Above: A blood-less scene from Dario Argento's "Deep Red."
I'm on my way to Barcelona tomorrow to cover 080 Barcelona Fashion for ashadedviewonfashion.com, Diane Pernet's fashion/design/travel blog. My next assignment after that is to cover Seoul Fashion Week March 26 - April 2. (Unfortunately, Prada Transformer's unveiling has been postponed until April 25 so I will miss it). Between those two destinations I'll be making a 3-day pitstop in one of my favorite cities in Italy, Turin, to visit my friends Barbara and Elena. I've been to Turin twice and I find it to be a very elegant city, full of baroque cafes, strange architecture and a unique cinema museum housed in a former synagogue. (The Bunuel screening room, where all the seats are toilets, is not to be missed). Turin is also known as the witchcraft capital of Italy and is a part of both magic triangles (black and white magic) with four other cities: Lyon and Prague (white); London and San Francisco (black). Also home to the famous Shroud and an alleged statue of Lucifer in the city's "black heart", Turin is a city not loved by many other Italians--they consider it a strange and evil place. (Maybe they just don't like all the French influence--Turin is close to the border of France).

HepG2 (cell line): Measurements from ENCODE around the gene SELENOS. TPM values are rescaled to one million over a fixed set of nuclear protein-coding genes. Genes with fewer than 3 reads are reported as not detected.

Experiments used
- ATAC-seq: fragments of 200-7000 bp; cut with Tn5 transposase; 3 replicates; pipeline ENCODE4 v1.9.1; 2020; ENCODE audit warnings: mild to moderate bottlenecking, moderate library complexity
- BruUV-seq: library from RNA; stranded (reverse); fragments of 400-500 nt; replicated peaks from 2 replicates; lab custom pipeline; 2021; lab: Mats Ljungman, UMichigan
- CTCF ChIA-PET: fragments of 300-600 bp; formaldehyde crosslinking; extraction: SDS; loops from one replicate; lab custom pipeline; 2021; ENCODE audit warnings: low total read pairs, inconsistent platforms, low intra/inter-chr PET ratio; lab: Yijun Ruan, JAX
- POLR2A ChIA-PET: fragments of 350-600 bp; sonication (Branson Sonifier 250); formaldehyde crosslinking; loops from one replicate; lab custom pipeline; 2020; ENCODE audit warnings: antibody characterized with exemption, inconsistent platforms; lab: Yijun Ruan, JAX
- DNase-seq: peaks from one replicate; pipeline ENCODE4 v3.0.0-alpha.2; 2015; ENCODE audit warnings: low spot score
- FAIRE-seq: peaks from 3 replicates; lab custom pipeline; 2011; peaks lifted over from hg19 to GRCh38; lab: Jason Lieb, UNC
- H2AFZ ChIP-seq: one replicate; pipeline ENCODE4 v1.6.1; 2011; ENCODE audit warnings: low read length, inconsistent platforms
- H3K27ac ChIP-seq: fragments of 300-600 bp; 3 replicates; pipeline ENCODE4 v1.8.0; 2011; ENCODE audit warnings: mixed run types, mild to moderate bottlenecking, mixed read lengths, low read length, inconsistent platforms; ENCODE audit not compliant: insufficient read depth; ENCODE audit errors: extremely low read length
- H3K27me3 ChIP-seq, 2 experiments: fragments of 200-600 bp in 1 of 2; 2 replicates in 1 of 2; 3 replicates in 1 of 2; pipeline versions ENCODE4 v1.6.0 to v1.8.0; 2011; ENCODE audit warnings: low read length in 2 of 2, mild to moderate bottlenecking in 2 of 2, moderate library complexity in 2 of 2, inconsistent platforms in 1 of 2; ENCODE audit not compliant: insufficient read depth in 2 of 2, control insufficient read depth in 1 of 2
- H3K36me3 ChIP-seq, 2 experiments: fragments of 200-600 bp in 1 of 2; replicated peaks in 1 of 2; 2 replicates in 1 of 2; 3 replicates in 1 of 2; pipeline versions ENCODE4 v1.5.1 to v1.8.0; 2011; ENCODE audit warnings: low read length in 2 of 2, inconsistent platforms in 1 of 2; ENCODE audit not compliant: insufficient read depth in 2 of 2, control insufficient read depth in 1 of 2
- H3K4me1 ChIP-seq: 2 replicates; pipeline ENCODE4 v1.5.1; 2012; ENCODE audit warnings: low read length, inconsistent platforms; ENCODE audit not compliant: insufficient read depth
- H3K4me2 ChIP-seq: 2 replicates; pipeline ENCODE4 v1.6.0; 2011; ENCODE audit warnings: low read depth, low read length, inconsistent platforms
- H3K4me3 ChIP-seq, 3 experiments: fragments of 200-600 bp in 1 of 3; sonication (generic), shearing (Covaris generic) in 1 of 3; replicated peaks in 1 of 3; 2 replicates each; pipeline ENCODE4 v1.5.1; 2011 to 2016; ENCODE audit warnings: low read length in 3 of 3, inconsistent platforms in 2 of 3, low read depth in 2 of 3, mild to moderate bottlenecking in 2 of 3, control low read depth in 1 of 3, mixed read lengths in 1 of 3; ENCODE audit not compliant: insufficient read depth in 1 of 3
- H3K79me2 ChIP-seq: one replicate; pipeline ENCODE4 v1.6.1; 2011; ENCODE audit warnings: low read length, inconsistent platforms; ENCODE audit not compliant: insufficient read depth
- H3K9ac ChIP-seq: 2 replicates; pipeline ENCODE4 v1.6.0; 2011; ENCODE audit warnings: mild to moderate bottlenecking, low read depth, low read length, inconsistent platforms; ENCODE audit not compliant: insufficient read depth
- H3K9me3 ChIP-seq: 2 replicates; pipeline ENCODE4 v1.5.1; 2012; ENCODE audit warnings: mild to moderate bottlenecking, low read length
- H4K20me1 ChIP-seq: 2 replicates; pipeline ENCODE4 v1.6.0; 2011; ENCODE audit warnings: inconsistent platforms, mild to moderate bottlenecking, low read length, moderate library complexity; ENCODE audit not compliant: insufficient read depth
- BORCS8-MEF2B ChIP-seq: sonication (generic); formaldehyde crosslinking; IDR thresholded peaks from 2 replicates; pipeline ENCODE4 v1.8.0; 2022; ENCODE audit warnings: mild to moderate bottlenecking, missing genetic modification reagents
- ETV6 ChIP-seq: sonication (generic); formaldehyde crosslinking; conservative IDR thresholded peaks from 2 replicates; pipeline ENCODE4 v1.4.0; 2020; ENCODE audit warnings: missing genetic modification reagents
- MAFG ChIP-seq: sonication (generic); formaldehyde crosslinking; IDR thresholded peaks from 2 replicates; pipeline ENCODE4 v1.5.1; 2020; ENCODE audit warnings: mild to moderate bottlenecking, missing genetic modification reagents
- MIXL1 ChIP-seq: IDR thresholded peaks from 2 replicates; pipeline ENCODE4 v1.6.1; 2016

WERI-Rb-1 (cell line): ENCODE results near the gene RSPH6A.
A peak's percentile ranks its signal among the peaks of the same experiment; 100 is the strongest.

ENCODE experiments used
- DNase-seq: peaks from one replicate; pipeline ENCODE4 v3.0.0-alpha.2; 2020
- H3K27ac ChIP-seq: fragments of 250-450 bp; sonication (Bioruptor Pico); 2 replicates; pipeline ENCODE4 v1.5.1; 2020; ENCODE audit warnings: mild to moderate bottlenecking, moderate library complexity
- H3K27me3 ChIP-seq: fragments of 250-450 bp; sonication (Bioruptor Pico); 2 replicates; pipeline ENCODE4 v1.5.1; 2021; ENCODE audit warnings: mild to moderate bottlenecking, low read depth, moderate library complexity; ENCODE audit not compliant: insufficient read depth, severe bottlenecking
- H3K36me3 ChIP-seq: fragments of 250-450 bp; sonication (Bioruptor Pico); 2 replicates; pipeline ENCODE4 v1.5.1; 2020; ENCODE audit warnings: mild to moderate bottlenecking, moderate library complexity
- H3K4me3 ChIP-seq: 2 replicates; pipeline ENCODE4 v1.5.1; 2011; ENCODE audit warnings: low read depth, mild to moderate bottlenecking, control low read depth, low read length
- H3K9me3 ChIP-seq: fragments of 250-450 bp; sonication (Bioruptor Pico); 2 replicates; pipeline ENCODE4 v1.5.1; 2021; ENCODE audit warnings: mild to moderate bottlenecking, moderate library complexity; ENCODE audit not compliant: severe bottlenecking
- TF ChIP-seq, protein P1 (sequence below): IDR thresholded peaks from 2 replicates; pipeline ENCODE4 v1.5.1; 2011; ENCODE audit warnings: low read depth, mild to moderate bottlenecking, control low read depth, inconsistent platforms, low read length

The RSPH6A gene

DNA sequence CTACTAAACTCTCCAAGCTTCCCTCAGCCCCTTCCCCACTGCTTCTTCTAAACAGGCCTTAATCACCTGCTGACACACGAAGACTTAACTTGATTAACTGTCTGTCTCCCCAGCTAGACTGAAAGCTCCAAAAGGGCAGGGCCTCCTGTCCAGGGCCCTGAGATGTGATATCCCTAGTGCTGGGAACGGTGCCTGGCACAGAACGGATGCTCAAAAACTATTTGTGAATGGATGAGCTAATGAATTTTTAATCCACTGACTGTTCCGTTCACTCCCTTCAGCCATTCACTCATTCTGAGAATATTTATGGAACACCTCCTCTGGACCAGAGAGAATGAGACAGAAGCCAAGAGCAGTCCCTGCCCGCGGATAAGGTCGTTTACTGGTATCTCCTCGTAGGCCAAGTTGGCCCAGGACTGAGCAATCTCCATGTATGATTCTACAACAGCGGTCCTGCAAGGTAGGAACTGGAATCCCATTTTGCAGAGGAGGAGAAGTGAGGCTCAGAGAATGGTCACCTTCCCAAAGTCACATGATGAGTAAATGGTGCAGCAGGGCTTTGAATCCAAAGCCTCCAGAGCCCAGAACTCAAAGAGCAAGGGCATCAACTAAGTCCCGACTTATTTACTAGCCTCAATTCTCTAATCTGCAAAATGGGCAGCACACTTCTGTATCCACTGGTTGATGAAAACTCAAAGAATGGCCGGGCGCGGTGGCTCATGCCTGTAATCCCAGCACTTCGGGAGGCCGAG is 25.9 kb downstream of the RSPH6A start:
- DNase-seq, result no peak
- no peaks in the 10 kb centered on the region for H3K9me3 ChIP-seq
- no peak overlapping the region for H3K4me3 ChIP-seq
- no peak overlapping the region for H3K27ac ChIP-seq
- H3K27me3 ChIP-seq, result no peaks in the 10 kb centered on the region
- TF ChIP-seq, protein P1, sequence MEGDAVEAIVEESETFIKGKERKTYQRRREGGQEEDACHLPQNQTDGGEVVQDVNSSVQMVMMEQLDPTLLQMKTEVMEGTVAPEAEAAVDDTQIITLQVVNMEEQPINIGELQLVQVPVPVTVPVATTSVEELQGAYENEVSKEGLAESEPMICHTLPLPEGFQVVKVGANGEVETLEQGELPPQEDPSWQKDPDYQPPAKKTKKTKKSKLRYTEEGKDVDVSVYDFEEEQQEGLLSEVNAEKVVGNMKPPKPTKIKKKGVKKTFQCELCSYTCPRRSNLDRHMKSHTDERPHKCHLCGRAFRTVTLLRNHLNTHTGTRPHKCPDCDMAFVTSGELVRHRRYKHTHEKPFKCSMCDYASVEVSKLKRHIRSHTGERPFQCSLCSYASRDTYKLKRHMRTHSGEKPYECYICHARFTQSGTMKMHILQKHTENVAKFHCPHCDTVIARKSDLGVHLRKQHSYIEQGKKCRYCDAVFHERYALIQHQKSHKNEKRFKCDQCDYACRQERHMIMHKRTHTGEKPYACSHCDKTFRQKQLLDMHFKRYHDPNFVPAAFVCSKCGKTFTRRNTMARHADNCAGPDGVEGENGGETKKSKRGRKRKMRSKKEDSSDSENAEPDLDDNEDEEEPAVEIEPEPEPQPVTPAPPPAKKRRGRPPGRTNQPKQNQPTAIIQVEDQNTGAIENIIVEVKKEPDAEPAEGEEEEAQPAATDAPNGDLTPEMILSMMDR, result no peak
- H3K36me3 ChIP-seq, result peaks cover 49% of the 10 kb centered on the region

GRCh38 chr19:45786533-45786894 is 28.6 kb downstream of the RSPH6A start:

I wanted to post a clip from Michelangelo Antonioni's 1955 film "Le Amiche" (still above) which was filmed in Turin, with lots of beautiful, atmospheric shots of the city's streets and piazzas, but I couldn't find one. Talky and fast-paced, "Le Amiche" was made before Antonioni developed his signature minimalist, languid style of filmmaking. "Le Amiche" concerns itself with the changing roles of Italian women during the conservative '50s. It's sort of an Italian, proto version of "Sex and the City"--for viewers with patience and an intellect.
The above clip from Argento's 1975 film "Deep Red" (also shot in Turin) happens to have an Antonioni connection: Argento cast David Hemmings in the lead role because he admired him so much in "Blow-Up." In this scene, Hemmings is stalked by the killer in his apartment located above the piazza near the end of the via Roma. I would have preferred to post the clip where Hemmings tours the film's haunted house, the art nouveau landmark the Villa Scott, but it's not on YouTube. I suggest renting the film.